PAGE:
One frosty winter night, Jack Allsop (AUP) and his number-two, Les Teece, after a day’s work in the gallery, were about to climb into Teece’s bull-nosed Morris immediately outside the House of Representatives’ side entrance. At this moment, Chifley emerged from the side door of the building, which led directly from the Prime Minister’s office. The two journalists offered Chifley a lift; he accepted and climbed into the front passenger seat. The car refused to start and no matter how hard the crank handle was turned it would not go. Chifley then took the driver’s seat, pushing in the clutch while the two journalists pushed the car. ‘Let her out, Chif’, they yelled as they got up a bit of speed. Still no start. Then they had another go and another and another. In the end, they pushed the car all the way to the Kurrajong.
Question Time, regarded as the most lively event of a sitting day, began at 3 pm, with journalists reporting for 15-minute ‘takes’ before leaving the gallery to dictate a story over the phone to a copytaker, or via the telex machine linked directly to the Sydney office. Once the Mirror missed a story of an apple falling from a child’s hand in the public gallery onto the head of an MP in the house. Unfortunately, as the Sun featured it, our Sydney office demanded to know why we had missed the story. As bureau head, Kevin Power was anxious to pin the blame on an underling. In the end, we all managed to wriggle out of responsibility. The probable reason was that this happened in the few seconds while the Mirror journalist had his eyes on his notebook and other gallery members around him had not realised he missed the incident.
Reporting Question Time and parliamentary debates was not easy, particularly if edition deadlines were tight and copy had to be produced in a hurry. Most of the older gallery journalists, who had not entered the newspaper business through a cadetship, had no shorthand. Mine, while not high speed, was enough to get down fairly sizeable chunks of direct quotes. The trick was to transcribe the notes immediately after leaving the chamber, while they were still fresh in the memory. Some journalists without shorthand simply wrote keywords in longhand, relying on their memory to then turn the words into sentences.
With more experience, I discovered a lot of background information and important leaks could be extracted from ministers and senior public servants by assuring them the material would not be attributed to them. I took no notes during these conversations, as the appearance of a notebook and pen would tighten up the information flow from your informant. Far better to appear relaxed, concentrate hard on what was being said, and, on departing, get down as much of the conversation as you could remember. Journalists then, as now, under no circumstances would attribute background material to the source. Apart from the ethics involved, to go back on an undertaking would dry up the source forever. Protecting the source is fundamental to reporting—investigative or otherwise. The only equipment we had for covering proceedings in the chamber was a notebook and a pen. For many years, it was forbidden to record parliamentary proceedings broadcast by the ABC, and we had no recording equipment to do so, even if we had wanted to. When small dictaphone machines did become a standard part of a reporter’s gear, the gallery furtively recorded proceedings and could then check the accuracy of notes taken in the chamber.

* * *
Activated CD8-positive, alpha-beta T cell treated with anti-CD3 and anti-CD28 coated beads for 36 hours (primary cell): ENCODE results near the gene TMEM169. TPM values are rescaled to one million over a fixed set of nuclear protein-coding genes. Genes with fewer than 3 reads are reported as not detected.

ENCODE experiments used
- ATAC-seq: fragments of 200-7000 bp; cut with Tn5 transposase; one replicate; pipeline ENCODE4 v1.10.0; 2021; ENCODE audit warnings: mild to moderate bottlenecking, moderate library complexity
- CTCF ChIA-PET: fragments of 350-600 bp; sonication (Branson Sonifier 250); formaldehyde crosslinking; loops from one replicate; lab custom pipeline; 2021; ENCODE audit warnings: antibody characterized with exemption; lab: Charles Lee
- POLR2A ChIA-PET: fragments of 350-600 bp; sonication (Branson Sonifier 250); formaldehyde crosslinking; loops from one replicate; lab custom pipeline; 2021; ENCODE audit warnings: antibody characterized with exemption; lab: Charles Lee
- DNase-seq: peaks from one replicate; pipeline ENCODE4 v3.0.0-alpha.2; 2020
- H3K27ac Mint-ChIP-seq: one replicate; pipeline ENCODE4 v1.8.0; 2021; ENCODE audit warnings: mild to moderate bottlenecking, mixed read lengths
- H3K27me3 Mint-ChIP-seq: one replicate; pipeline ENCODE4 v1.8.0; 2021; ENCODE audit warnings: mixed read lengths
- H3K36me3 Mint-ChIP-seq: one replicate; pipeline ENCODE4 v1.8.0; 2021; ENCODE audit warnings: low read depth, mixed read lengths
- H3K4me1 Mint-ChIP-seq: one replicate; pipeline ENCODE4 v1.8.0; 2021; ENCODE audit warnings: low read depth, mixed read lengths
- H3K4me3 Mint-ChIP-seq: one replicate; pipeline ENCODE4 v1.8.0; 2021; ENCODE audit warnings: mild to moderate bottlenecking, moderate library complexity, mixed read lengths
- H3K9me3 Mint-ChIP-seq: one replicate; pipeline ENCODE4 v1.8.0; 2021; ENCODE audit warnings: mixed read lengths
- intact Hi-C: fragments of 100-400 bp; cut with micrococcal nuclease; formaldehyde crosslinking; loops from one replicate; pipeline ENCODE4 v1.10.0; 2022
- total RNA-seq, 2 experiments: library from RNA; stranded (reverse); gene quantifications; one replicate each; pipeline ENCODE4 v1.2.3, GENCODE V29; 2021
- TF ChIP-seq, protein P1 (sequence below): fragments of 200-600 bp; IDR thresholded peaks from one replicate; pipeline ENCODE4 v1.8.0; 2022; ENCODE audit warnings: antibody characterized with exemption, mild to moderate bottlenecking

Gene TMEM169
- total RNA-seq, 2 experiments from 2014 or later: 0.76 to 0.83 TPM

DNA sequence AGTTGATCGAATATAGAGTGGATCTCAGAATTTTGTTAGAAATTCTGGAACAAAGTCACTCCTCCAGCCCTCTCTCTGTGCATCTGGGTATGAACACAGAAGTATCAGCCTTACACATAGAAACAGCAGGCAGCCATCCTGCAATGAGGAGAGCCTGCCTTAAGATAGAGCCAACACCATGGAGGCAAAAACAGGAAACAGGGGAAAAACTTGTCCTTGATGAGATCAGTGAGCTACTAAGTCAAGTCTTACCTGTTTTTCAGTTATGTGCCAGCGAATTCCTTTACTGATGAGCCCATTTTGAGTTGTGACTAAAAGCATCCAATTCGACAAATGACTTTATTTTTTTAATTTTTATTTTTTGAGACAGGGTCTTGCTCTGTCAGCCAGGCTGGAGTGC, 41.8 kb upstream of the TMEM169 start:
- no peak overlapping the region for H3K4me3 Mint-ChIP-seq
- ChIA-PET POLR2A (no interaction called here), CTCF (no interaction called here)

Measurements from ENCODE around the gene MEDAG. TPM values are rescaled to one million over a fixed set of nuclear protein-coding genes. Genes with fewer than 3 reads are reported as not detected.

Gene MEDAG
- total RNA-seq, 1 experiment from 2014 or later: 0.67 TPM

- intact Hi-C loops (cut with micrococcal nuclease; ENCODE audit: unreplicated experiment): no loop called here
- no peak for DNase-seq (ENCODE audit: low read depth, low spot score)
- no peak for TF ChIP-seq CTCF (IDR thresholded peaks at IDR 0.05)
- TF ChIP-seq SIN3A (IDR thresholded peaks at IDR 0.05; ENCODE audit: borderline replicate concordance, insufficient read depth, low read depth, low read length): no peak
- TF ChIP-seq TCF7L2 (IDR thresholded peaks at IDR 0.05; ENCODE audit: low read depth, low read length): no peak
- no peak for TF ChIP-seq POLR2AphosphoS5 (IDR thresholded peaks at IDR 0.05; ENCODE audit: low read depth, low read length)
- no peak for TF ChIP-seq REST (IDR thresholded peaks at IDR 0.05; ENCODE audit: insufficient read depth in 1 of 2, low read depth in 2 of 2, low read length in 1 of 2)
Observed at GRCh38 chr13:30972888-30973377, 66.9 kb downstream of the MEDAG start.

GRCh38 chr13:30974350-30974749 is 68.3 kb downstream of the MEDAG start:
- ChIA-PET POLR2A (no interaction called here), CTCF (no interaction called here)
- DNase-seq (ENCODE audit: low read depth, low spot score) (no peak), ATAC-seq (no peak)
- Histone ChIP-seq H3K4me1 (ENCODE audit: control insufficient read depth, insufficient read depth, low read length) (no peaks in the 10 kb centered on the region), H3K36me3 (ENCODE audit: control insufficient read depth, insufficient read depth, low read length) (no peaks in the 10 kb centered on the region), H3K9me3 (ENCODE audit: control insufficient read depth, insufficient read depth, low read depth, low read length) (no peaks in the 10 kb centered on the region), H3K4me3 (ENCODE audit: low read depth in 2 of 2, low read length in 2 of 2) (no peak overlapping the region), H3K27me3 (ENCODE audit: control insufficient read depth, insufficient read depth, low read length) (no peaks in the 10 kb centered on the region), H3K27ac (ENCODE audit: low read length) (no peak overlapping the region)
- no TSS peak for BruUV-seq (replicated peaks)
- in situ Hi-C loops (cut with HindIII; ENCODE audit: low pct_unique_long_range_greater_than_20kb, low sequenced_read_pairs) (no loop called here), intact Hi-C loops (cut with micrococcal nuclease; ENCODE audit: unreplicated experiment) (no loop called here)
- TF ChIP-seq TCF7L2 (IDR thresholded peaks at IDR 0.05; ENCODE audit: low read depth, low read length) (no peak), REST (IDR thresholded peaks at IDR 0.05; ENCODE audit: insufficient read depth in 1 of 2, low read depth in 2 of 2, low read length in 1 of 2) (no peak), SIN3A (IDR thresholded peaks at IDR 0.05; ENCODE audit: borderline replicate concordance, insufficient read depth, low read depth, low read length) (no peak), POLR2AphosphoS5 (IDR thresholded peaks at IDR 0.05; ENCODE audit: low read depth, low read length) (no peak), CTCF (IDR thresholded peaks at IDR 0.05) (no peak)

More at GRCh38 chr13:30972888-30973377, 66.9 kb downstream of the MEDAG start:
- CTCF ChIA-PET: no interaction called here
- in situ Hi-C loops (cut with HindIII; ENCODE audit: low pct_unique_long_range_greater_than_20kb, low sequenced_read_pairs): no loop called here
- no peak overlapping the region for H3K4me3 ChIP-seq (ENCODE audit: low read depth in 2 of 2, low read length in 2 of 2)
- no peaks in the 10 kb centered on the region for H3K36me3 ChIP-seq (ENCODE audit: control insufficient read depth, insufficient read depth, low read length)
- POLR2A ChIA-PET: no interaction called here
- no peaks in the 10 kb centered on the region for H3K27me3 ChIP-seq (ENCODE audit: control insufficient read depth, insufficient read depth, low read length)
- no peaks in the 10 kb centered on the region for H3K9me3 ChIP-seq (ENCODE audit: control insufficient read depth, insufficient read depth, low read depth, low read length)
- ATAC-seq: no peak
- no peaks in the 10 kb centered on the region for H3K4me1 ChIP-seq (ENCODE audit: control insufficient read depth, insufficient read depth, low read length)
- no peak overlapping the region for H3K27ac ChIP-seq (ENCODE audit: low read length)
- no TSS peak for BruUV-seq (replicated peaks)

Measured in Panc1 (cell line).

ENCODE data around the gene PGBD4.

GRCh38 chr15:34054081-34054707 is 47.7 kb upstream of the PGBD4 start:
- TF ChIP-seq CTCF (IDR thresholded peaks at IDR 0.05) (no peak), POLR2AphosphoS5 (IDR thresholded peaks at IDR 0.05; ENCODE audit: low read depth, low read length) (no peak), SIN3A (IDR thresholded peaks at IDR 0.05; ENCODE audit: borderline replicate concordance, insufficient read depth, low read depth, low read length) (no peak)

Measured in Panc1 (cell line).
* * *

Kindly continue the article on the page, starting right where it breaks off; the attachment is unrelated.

When I first came to the gallery, Question Time produced more stories than it does now. The era of television and radio news and talkback shows has a far greater influence on politics. Ministers then could not get away with blatantly ducking questions because they did not like them, and the Standing Orders, as interpreted by speakers, required answers to be relevant to the question. Now an answer is considered relevant if the minister in reply at least uses a phrase from the question. For example, an opposition MP may ask a question on government policy on, say, industrial relations. The minister is then free to avoid answering the question asked and regale the house with a lecture on the faults of the Opposition’s industrial relations policy. This certainly did not happen in Menzies’ day, and probably not until the Parliament moved to the permanent Parliament House in 1988. Menzies, in particular, treated all questions put to him as requiring a reply.
The following Question Time exchange from 1956 gives the reader something of the flavour of Menzies’ style and also of the problem of the shortage of space in the old parliamentary building. Note that the building of a permanent Parliament House is also raised: